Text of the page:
Perspective: Stop! Think! Listen! “Cognitive pause” will reduce medical errors

By Charles A. Pilcher MD FACEP
October, 2013

What kind of medical error accounts for most malpractice payments: Surgical mistakes? Overdoses? Obstetrical errors?

No, no and no. The most common cause of paid claims for malpractice is diagnostic error, accounting for 28.6% of claims and 35.2% of payouts, according to a 25 year summary of US malpractice claims by Saber et al. published in BMJ Quality and Safety. Diagnostic errors resulted in death in 41% of the claims, occurred in the outpatient setting 69% of the time, but were more likely to be lethal if the claim was due to an inpatient error (49% IP v. 37% OP.) Average (inflation adjusted) claim was nearly $390,000, and claims totaled $38.8 BILLION over the 25 years of the study.

As one of the study’s authors summarized,  “You can’t get the treatment right if you don’t get the diagnosis right.”

So why do doctors make so many diagnostic errors, and what can we do to improve?

Let’s consider some facts:

  1. Diagnostic error is defined as a diagnosis that is “missed, wrong, or delayed, as detected by some subsequent definitive test or finding.”
  2. Missed diagnoses are 2.7x more common than delayed diagnoses, and 5.5x more common than wrong diagnoses.
  3. Most errors don’t result in harm; in fact, at least 75% of errors are relatively harmless.
  4. Paid claims are a reasonable surrogate marker for the most serious outcomes.
  5. Autopsies reveal about 80,000 missed diagnoses per year, correction of which could have averted death.
  6. There has been an average of only about 4000 claims per year related to diagnostic error.

Doctors are making a lot of mistakes, many resulting in death or serious disability, but their mistakes result in a successful claim in only 1 case in 20, or 5%. Given these statistics, one wonders why physicians complain about being sued so often; the malpractice crisis could be much worse.

So, why all the errors? And what can be done to eliminate them?

Dr. Mark Jaben, writing in EP Monthly, reviews the work of Dr. Robert Wears, a human factors specialist in health policy, and reports that our pre-frontal cortex, our conscious mind, can only manage about 4-9 variables at a time and is easily overwhelmed. “It tries to rationalize the available information into a plausible explanation that fits, but may not be real.” We can, consciously as well as unconsciously, discount facts that don’t fit commonly known patterns. This leads to “cognitive bias,” discussed earlier here and by Dr.Pat Croskerry. Confronting that bias with a “cognitive pause” is the most effective solution according to both Wears and Croskerry.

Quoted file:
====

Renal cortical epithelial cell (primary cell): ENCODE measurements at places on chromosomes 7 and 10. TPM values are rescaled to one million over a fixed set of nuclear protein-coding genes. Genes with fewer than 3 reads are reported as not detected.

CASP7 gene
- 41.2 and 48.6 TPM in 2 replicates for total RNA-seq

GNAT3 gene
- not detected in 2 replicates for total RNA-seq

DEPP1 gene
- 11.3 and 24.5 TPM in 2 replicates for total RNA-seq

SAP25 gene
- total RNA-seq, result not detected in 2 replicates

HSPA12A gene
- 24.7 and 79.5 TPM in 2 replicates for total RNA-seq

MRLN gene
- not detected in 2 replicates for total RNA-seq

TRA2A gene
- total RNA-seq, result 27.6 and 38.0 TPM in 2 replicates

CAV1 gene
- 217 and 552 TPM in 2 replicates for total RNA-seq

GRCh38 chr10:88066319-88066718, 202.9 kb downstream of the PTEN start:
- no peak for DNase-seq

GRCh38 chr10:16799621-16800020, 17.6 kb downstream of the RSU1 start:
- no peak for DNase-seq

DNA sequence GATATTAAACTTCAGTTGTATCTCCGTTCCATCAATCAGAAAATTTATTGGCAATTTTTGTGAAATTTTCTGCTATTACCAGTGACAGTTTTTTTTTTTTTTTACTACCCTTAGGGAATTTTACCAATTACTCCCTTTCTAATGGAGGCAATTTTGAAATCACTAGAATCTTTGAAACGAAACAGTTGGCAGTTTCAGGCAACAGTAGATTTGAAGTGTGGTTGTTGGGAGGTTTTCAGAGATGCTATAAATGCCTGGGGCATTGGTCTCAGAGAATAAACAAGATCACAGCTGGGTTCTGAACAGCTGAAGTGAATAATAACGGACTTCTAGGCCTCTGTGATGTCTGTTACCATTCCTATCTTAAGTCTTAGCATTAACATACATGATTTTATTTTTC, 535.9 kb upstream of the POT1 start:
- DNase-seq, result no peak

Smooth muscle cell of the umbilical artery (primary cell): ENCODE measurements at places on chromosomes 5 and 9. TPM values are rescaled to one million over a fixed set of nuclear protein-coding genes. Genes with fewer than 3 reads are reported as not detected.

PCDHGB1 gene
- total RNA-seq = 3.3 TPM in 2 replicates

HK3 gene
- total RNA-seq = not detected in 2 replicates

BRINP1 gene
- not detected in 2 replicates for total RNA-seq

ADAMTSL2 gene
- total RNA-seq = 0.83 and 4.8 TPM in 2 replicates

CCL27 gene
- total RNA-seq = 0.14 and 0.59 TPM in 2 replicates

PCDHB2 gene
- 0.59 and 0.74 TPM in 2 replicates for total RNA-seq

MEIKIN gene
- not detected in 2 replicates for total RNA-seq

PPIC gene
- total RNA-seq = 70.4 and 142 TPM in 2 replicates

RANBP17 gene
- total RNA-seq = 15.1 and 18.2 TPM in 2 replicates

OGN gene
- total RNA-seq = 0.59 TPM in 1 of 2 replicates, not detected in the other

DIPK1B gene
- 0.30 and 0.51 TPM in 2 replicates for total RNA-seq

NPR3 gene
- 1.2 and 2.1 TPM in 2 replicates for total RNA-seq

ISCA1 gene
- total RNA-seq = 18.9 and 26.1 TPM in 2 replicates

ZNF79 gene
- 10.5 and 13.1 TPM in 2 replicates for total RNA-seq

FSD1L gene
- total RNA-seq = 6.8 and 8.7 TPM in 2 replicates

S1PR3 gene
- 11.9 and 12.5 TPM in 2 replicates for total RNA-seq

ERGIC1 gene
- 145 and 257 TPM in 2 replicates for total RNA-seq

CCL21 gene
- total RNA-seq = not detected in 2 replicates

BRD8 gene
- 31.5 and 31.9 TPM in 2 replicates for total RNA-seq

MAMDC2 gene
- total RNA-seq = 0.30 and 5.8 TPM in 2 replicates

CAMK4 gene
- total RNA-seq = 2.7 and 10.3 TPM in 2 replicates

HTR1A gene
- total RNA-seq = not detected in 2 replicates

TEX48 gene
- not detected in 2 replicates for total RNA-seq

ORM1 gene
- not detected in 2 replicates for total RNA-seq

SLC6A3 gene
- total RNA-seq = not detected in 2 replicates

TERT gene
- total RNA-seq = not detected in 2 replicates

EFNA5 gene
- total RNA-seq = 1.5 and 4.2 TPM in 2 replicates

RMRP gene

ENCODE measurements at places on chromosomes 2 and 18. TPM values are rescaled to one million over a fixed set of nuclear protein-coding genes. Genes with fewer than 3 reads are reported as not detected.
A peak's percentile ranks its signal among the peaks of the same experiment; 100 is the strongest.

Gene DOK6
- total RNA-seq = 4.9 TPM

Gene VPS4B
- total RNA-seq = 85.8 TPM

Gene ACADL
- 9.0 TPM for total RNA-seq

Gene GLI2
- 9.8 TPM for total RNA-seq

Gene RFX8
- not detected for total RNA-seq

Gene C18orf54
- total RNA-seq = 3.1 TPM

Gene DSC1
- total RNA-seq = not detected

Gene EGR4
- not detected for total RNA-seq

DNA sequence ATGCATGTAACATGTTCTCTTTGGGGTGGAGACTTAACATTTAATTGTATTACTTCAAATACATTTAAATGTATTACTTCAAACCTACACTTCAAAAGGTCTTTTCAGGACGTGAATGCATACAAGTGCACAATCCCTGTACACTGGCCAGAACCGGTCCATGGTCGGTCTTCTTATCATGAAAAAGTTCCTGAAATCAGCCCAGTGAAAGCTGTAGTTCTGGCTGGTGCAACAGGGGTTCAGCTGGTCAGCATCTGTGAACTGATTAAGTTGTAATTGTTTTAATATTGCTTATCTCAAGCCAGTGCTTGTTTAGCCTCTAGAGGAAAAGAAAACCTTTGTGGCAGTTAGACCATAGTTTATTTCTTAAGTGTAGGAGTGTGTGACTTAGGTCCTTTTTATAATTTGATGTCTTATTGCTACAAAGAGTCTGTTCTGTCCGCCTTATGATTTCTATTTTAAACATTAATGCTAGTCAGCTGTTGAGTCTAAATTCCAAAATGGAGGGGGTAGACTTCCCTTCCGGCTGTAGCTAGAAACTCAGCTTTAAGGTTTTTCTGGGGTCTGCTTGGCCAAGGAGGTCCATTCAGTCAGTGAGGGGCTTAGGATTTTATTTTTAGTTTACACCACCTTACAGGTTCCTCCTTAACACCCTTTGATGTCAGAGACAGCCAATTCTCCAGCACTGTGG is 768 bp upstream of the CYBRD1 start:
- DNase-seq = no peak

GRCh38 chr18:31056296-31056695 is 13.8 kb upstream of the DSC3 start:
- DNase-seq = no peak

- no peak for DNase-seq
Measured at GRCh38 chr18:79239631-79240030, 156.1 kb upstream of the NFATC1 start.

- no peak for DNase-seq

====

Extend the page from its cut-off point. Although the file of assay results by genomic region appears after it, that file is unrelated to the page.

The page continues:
Most presentations are low risk and straightforward, with few possibilities. Some cases are more complicated, but the path to diagnosis is straightforward. But other cases are complex, with dangerous possibilities and difficult diagnostic pathways. The problem arises when we overlook issues that make a complex case seem straightforward in an attempt to make the facts fit our pre-frontal cortex rather than the other way around. Every doctor has had this experience, usually a “gut feeling.” For the ED physician, it may mean going home to a sleepless night of self-assessment. To calm one’s gut and sleep soundly requires avoiding error by allowing our brain time to properly process the facts available, i.e., by taking a “cognitive pause.”

This involves just that: pausing. Then, reassess:

  1. Ask “What’s the worst thing this could be? What else could these symptoms indicate?”If one must, involve a colleague.
  2. Get a second set of eyes, ears and hands on the patient, perhaps saying something like “I’m thinking of sending this patient home, but am not 100% comfortable about it. Your thoughts?”
  3. Then, when a diagnosis is reached, ask “What’s the most likely reason my diagnosis could be wrong?”
  4. Finally, acknowledge other possibilities and, says Dr. Jaban, “prepare the patient and family for their role after discharge.”

Physicians are not stupid. We just dismiss possibilities because of cognitive biases. We fail to acknowledge the possibility of the PE, the dissecting aorta, the retroperitoneal hematoma, the malignant hyperthermia, the ruptured aneurysm, the spinal epidural abscess, the thyroid storm, the toxidrome, the drug reaction, the brain abscess, the posterior shoulder dislocation, the nerve or tendon laceration, etc., and we actually dismiss information that does not support our biases.

And our bias is usually for the most likely, the most common, the most recent – and unfortunately  – the most benign presentation of a similar situation… and all too often results in a lawsuit.

 

{ 1 comment… read it below or add one }

Mark Jaben January 25, 2014 at 7:18 PM

Dr, Pilcher,

I just came across this post.
Thanks for including me and the article in EPMonthy I wrote.

Mark

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